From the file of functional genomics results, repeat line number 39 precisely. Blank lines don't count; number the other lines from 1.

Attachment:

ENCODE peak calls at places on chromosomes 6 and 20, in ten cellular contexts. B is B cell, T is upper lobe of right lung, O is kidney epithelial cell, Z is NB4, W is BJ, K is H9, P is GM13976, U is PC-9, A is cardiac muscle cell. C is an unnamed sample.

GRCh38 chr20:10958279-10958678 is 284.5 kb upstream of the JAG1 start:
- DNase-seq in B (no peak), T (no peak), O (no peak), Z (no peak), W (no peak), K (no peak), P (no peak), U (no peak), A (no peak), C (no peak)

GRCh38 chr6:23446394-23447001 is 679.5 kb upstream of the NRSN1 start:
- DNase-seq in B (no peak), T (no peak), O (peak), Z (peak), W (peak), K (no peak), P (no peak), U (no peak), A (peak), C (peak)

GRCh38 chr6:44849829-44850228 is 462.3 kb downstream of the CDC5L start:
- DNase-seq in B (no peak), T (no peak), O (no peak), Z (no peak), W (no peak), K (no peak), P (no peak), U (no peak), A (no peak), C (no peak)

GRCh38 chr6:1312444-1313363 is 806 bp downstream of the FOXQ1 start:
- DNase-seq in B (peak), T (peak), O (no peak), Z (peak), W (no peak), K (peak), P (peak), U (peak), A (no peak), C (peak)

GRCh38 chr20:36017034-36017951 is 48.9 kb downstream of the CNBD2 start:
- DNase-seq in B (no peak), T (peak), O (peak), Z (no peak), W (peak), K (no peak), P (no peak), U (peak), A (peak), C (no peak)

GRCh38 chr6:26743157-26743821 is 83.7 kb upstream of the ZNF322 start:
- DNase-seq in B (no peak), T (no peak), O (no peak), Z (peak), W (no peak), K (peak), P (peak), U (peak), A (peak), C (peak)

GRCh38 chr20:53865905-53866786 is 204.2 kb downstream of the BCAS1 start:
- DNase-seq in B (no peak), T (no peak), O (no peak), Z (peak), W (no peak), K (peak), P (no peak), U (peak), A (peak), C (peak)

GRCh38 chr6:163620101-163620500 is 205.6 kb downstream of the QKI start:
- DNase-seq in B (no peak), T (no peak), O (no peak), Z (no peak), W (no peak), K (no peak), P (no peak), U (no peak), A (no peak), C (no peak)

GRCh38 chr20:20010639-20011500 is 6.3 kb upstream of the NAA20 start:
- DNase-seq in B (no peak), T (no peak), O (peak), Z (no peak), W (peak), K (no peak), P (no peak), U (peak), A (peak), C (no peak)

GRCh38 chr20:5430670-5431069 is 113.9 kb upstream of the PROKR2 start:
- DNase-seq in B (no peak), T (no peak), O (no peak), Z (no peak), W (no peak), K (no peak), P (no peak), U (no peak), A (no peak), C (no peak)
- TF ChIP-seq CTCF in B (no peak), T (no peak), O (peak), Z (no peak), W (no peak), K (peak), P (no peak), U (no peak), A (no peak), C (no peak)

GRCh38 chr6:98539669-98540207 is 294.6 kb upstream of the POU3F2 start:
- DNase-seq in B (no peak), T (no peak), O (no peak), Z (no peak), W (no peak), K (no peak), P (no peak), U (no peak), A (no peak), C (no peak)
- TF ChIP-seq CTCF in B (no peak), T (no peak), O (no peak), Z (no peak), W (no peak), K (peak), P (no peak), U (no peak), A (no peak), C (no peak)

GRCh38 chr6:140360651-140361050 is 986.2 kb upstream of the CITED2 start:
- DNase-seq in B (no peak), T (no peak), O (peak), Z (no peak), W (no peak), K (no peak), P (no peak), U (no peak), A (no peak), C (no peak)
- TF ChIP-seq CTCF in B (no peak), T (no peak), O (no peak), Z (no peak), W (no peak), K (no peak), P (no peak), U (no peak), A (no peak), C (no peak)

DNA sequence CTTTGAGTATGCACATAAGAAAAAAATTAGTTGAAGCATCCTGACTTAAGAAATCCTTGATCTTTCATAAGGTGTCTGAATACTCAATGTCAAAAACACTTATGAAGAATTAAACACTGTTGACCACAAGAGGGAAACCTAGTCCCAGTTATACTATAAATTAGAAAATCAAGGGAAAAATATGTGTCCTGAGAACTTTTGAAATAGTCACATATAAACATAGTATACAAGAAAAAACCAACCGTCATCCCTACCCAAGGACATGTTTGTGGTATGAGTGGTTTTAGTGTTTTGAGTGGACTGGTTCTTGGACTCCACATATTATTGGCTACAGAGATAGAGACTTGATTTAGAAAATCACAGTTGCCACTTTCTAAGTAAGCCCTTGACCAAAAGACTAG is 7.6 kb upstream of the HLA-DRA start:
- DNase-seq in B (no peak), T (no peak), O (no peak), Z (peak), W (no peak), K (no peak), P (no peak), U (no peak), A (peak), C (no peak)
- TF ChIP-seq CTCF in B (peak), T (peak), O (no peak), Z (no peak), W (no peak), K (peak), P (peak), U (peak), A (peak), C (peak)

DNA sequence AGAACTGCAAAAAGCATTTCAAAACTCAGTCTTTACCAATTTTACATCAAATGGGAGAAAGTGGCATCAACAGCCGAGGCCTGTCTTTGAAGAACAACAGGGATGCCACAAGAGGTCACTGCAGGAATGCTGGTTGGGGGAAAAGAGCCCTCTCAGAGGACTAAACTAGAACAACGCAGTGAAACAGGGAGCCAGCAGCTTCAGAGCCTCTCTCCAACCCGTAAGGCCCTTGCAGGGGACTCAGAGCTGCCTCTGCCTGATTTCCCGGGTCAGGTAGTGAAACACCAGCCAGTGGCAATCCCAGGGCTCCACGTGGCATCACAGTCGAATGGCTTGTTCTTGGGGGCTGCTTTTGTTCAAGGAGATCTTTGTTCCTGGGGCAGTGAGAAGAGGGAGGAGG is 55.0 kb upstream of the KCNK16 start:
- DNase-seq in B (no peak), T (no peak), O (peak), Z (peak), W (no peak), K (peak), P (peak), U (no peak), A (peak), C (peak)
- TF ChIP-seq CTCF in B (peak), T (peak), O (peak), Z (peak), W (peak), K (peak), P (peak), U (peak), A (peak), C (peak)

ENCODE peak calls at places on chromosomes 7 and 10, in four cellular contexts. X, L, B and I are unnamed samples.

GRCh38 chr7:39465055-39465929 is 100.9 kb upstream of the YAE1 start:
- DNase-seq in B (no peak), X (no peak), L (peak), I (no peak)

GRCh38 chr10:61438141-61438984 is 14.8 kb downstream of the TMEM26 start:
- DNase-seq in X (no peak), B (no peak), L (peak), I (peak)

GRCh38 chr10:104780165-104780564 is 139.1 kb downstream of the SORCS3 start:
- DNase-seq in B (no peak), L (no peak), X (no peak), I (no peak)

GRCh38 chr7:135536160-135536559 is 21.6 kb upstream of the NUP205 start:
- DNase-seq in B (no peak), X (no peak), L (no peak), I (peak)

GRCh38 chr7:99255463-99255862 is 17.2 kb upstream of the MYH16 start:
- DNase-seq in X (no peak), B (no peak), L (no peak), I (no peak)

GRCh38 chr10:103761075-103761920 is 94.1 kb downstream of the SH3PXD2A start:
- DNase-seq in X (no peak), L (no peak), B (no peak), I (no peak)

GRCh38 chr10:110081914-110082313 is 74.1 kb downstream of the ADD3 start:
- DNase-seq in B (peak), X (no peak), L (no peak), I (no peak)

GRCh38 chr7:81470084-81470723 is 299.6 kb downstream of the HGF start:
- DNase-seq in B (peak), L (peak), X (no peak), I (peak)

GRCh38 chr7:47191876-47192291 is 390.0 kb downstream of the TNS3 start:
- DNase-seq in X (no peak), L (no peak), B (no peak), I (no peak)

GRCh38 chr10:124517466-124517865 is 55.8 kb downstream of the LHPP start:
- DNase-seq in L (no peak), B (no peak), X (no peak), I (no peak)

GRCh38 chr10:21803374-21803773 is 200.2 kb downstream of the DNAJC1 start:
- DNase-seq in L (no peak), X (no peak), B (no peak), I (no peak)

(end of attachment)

- DNase-seq in X (no peak), B (no peak), L (peak), I (peak)